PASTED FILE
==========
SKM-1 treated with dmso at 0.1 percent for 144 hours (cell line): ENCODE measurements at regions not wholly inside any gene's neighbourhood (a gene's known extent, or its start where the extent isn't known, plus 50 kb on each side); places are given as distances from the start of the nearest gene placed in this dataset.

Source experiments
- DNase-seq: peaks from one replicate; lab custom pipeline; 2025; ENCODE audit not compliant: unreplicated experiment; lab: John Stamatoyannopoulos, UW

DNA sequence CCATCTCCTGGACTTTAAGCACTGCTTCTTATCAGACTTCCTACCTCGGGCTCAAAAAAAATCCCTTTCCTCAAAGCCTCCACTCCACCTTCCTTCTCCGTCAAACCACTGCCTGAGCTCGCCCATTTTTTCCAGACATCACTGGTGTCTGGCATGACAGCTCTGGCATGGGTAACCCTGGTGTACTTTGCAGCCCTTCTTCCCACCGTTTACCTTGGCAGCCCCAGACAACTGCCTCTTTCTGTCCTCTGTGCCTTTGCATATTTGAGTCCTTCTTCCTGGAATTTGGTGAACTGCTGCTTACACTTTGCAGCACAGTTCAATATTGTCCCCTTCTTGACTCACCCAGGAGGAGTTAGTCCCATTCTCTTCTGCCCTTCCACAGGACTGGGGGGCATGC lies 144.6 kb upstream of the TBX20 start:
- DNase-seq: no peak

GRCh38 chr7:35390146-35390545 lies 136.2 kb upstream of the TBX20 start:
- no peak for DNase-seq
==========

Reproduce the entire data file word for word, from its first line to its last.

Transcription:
SKM-1 treated with dmso at 0.1 percent for 144 hours (cell line): ENCODE measurements at regions not wholly inside any gene's neighbourhood (a gene's known extent, or its start where the extent isn't known, plus 50 kb on each side); places are given as distances from the start of the nearest gene placed in this dataset.

Source experiments
- DNase-seq: peaks from one replicate; lab custom pipeline; 2025; ENCODE audit not compliant: unreplicated experiment; lab: John Stamatoyannopoulos, UW

DNA sequence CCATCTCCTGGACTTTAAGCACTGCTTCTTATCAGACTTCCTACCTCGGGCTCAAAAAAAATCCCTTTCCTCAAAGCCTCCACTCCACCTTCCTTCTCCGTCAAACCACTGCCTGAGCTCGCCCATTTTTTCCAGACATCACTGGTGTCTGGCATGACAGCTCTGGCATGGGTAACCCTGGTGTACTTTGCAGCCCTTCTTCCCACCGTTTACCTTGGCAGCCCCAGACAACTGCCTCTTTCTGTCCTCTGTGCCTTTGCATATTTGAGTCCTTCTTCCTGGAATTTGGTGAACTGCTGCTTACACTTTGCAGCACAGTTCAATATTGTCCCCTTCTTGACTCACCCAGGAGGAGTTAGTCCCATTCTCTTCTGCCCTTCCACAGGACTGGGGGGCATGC lies 144.6 kb upstream of the TBX20 start:
- DNase-seq: no peak

GRCh38 chr7:35390146-35390545 lies 136.2 kb upstream of the TBX20 start:
- no peak for DNase-seq